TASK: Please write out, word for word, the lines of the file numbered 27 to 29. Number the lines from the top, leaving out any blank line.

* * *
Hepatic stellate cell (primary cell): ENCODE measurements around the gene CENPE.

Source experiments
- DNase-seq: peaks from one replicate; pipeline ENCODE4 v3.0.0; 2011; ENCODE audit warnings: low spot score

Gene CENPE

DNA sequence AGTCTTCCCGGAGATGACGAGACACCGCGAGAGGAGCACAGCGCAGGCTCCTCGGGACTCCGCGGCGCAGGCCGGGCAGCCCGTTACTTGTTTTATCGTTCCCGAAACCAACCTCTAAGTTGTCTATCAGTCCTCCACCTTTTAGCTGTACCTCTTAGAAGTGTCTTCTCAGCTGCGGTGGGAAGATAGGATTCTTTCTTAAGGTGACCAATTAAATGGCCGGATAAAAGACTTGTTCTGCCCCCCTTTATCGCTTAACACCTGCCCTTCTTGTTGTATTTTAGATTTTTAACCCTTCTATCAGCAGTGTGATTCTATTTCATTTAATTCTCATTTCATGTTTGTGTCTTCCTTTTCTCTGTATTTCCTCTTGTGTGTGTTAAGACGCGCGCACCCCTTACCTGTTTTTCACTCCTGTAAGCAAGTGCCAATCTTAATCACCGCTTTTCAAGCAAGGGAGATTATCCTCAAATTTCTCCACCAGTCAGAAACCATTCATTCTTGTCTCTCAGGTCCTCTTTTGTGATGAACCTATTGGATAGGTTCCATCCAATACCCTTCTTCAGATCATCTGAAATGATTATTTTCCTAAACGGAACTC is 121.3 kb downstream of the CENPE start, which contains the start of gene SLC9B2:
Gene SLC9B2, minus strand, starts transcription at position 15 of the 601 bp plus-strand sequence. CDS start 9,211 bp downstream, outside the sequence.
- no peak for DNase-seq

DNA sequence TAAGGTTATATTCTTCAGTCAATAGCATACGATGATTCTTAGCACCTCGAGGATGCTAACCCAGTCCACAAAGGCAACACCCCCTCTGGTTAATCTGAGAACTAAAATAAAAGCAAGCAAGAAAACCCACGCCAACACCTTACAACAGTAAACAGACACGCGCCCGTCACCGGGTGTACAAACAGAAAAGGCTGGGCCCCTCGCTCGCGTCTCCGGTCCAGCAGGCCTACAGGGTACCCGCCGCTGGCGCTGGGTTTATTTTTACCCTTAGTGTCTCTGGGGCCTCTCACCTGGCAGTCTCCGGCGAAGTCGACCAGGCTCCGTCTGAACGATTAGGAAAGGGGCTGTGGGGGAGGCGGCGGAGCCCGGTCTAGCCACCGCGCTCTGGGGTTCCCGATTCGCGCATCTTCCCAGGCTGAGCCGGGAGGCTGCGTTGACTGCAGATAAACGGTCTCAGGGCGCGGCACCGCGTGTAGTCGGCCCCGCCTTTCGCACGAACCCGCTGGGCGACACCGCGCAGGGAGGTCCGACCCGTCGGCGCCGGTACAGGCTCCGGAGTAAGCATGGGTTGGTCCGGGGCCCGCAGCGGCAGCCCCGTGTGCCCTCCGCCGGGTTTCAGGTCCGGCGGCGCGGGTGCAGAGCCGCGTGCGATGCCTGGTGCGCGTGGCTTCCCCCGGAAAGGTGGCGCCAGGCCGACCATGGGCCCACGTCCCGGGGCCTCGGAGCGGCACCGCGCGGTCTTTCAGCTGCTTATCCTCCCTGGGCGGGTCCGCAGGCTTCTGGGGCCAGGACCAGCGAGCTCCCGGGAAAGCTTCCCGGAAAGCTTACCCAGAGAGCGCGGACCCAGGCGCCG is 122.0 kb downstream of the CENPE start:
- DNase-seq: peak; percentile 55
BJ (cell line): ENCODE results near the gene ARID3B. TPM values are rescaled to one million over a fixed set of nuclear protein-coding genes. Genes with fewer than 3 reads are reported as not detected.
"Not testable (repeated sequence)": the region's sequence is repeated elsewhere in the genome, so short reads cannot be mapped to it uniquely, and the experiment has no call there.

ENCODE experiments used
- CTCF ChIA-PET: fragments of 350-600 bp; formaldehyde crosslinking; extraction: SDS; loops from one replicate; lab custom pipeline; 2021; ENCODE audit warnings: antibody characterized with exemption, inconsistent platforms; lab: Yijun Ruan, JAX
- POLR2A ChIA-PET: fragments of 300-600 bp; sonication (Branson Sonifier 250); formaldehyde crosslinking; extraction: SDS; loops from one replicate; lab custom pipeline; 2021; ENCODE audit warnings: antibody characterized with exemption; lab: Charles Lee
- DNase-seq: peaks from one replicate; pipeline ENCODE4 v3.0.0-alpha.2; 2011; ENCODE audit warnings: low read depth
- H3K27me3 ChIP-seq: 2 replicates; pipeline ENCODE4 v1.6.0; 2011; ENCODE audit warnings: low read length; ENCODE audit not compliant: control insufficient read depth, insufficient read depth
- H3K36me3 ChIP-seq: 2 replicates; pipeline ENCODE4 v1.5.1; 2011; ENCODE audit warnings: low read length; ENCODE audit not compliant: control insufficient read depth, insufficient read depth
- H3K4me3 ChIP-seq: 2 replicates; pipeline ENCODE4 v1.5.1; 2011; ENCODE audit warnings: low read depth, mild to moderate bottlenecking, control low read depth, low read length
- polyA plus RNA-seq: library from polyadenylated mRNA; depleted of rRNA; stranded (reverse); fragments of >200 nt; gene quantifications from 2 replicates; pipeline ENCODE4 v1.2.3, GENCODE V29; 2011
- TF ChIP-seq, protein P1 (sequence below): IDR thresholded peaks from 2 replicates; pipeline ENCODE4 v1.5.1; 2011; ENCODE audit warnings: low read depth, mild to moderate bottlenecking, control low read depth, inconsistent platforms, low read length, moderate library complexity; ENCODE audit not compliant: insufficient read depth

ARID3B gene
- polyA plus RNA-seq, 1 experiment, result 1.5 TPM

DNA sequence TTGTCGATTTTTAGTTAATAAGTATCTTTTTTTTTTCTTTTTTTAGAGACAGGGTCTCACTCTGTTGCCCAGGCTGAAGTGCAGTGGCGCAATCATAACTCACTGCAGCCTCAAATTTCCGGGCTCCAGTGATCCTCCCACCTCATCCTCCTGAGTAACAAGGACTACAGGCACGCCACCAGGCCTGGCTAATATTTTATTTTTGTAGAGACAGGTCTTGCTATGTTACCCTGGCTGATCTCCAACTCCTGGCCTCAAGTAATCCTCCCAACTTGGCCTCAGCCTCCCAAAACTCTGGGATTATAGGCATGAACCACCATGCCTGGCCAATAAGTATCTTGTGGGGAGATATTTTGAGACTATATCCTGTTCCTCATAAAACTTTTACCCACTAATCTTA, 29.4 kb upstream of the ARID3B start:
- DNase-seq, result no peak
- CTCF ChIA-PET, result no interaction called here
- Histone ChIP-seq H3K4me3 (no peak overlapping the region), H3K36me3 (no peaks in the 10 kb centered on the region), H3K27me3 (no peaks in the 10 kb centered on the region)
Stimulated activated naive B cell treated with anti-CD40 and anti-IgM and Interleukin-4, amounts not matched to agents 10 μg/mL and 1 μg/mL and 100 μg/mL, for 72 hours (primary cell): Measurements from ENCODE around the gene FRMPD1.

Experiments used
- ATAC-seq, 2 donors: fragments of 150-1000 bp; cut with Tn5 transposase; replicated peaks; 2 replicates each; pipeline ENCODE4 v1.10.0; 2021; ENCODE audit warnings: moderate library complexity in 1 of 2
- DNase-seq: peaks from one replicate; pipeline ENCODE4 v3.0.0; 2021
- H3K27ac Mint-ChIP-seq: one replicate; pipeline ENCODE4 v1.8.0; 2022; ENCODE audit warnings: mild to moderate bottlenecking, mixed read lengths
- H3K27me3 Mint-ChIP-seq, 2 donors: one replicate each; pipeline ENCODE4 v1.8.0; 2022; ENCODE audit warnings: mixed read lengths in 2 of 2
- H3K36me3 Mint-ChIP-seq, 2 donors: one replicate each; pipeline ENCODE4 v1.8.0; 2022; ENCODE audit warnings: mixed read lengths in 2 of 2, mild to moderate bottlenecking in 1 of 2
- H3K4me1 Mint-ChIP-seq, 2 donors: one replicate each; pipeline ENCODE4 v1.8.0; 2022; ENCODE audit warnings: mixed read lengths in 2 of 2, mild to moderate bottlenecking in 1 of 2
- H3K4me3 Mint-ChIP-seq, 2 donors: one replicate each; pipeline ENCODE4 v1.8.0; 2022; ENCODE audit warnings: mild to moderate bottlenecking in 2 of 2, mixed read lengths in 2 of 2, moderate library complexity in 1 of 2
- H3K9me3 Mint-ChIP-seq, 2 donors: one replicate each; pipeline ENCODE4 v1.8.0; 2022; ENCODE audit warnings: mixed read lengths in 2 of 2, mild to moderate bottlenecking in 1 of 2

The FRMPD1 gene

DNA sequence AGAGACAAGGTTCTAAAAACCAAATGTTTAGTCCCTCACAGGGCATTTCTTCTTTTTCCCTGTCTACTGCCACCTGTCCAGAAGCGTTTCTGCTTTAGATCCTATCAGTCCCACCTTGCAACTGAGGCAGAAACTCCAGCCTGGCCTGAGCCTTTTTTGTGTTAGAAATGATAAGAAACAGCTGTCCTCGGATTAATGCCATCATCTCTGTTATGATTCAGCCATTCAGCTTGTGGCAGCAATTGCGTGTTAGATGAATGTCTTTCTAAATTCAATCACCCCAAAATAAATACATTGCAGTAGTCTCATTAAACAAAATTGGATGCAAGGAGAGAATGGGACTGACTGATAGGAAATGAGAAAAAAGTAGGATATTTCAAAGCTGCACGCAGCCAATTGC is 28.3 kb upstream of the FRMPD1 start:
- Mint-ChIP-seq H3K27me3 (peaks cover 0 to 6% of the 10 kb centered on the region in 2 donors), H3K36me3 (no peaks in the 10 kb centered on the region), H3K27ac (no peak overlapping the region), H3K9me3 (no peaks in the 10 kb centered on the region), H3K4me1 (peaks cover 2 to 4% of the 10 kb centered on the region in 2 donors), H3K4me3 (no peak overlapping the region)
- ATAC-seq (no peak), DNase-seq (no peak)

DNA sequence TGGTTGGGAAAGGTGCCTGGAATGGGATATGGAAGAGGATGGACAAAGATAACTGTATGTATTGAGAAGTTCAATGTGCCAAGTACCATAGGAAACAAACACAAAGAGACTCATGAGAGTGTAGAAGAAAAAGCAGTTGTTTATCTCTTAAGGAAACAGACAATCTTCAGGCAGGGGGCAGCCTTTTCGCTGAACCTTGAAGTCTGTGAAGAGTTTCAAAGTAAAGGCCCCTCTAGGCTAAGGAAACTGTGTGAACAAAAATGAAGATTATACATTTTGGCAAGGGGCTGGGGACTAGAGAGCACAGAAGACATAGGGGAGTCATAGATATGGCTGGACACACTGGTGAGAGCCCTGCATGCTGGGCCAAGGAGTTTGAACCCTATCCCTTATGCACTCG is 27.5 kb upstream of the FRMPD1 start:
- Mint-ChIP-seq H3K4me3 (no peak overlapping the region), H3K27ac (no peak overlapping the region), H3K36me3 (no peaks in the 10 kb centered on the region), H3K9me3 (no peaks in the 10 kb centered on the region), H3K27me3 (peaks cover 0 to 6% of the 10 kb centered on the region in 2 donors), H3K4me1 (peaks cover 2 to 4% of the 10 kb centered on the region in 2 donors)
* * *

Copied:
Stimulated activated naive B cell treated with anti-CD40 and anti-IgM and Interleukin-4, amounts not matched to agents 10 μg/mL and 1 μg/mL and 100 μg/mL, for 72 hours (primary cell): Measurements from ENCODE around the gene FRMPD1.

Experiments used
- ATAC-seq, 2 donors: fragments of 150-1000 bp; cut with Tn5 transposase; replicated peaks; 2 replicates each; pipeline ENCODE4 v1.10.0; 2021; ENCODE audit warnings: moderate library complexity in 1 of 2